Daniel is famous among the orientalists. The author of the Tareekh Muntekheb says that Daniel flourished in the time of Lohorasp, king of Persia; and consequently in that of Ceresh, of Cyrus, who gave him the government of Syria; that he taught these two princes the knowledge of the true God; that he preached the true faith through the whole of the Babylonian Irak; and was, on the death of Nebuchadnezzar, sent by Bahman, (Artaxerxes Longimanus), son of Asfendiar, who then reigned in Persia, into Judea; and that, having returned, he died at Shouster, or Susa, the capital of Persia, where he lies interred.
Some have supposed that the Zoraster or Zeradusht of the Persians is a confused picture of the Prophet Daniel. The account given by Abul Pharaje, in his fifth dynasty, may be considered favorable to this opinion. He says, “Zeradusht, author of the Magiouseiah Magism, or sect of the worshippers of fire, flourished in the reign of Cambasous, (Cambyses); that he was a native of the province of Adherbigian, or Media, or, according to others, of Assyria; that he foretold to his disciples the coming of the Messiah, who should be pointed out by a star which should appear in the day time at his birth; that they should have the first information of his advent; that he should be born of a virgin; and that they should present him with gifts; because he is the Word that made the heavens.” See Pococke’s Abul Pharajius, p. 83 of the Arabic, and 54 of the Latin.
D’Herbelot, on this account, makes the following remark: “We may see by these words of the historian, that the prophesy of Balaam was pretty generally known throughout the east, and that the Magi, who came to worship our Lord, were the true Magians of Persia, and not Arab kings.”
The account given by Abul Pharaje makes Daniel and Zeradusht contemporary, and thus far is favorable to the opinion that the history of former may be dismissed under that of the latter. There have been several Zoroasters, of whom many fables are told; and no wonder, when the persons themselves are generally fabulous.
The Asiatics make him the inventor ofremel, or geomancy; and among them he passes for the author of a work entitled Assoul ol Tabeer, “The Principles of the Interpretation of Dreams.” I have in my own library a very ancient work which pretends to be drawn from this, and is entitled Somnia Daniel; it was printed in the infancy of printing, but without date; small 4to. There is an Arabic work in the French king’s library, No. 410, entitled Odhmet al Mancoul, an Danial an Nabi, “The Traditionary Predictions of Daniel the Prophet;” which is said to contain many falsities, built on the foundation of Daniel’s prophecies; but it has never been given to the public, and I have no other notice of it than the above from D’Herbelot. But although all these are curious from their antiquity, yet they are doubtless impostures.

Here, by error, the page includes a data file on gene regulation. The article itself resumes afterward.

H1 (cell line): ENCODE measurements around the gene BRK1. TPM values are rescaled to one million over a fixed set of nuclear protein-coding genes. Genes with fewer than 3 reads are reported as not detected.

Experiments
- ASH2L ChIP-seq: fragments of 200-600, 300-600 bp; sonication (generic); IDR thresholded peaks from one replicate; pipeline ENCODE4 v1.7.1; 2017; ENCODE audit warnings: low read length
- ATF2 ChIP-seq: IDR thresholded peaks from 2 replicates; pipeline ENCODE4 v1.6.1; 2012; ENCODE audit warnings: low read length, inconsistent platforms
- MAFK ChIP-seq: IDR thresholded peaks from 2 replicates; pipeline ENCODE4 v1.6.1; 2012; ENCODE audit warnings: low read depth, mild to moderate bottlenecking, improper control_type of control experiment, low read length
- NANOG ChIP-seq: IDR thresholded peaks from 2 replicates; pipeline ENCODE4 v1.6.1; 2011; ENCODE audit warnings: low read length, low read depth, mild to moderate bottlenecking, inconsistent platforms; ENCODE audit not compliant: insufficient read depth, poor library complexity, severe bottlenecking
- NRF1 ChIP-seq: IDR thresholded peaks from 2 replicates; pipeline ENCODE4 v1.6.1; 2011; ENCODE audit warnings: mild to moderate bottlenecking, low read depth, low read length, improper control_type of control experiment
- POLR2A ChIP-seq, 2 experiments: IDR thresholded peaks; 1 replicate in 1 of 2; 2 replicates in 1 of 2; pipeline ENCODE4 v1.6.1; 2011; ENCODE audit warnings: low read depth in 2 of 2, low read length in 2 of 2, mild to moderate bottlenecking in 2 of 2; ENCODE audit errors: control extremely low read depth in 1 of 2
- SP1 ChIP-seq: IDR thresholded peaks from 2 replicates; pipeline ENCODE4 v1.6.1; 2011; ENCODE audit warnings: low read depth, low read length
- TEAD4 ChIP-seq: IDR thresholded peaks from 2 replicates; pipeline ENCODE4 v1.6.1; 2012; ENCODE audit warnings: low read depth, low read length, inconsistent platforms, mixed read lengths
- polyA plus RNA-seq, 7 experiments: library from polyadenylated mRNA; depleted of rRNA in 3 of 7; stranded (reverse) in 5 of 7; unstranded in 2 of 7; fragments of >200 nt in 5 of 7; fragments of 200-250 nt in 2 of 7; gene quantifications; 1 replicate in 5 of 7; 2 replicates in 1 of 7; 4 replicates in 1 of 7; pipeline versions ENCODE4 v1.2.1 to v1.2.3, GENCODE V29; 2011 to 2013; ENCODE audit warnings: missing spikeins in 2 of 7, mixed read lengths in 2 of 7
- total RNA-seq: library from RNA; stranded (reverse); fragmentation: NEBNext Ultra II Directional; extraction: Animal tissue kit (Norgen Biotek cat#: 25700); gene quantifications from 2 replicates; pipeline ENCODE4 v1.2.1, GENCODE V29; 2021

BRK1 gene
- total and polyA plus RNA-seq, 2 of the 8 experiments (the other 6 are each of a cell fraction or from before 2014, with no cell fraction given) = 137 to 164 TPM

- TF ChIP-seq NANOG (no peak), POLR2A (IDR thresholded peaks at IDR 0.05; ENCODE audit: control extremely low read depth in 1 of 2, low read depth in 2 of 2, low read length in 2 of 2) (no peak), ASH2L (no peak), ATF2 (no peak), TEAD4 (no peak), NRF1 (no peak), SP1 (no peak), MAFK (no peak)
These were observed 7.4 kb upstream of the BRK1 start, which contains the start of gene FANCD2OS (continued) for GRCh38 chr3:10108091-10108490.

Abul Pharaje, in his history of the dynasties, says, that the seventy weeks of Daniel are to be dated from the twentieth year ofArdsheer Dirazdest, the Artaxerxes Longimanus of the Greeks, (called Bahman above), and the same to whom Nehemiah was sakee, or cup-bearer. Other orientalists are of the same opinion. This shall be considered more at large when we come to the prophecy itself.
Artaxerxes had the name of Longimanus, or Long-handed, from the great extent of his dominions.
Daniel cannot be ranked among the Hebrew poets: his book is all in prose; and it is written partly in Hebrew, and partly in Chaldee. The Chaldee, or Syro-Chaldaic part, begins withמלכא לעלמין חיי malka lealmin chei, “O king, live for ever!” and continues to the end of the seventh chapter.
In the interpretation of his prophecies I have endeavored to follow the best critics and chronologists; and, without an extended comment, to give in as short a space as possible the meaning of every place. On the metallic images and seventy weeks I have been obliged to be more prolix, as these are of too much importance to be slightly handled. It is not my province to enter into the controversy about the date when the seventy weeks commence; even they who disagree so much from each other on this point come so near to the general issue that the difference is immaterial.
The chronology of the several events mentioned in this book Calmet endeavors to fix as follows: -
In this chronology Calmet differs from Usher.
As a writer, this prophet is simple, yet pure and correct: and he is so conscientious that he relates the very words of those persons whom he introduces as speaking. He writes Hebrew where what he delivers is a bare narrative; but he relates in Chaldee the conversations which he had with the wise men and the kings; and in the same language he relates Nebuchadnezzar’s edict, which he made after Daniel had interpreted his dream concerning the great metalline image. This is a proof of his great and conscientious accuracy; and exhibits this prophet in a most advantageous point of view. Daniel writes both Hebrew and Chaldee with great purity.
This book divides itself into two parts.
Part 1 is historical, and is contained in the six former chapters.
Part 2: is prophetical, and occupies the other six.
Taken from "Adam Clarke's Commentary on the Bible" by Adam Clarke, LL.D., F.S.A., (1715-1832)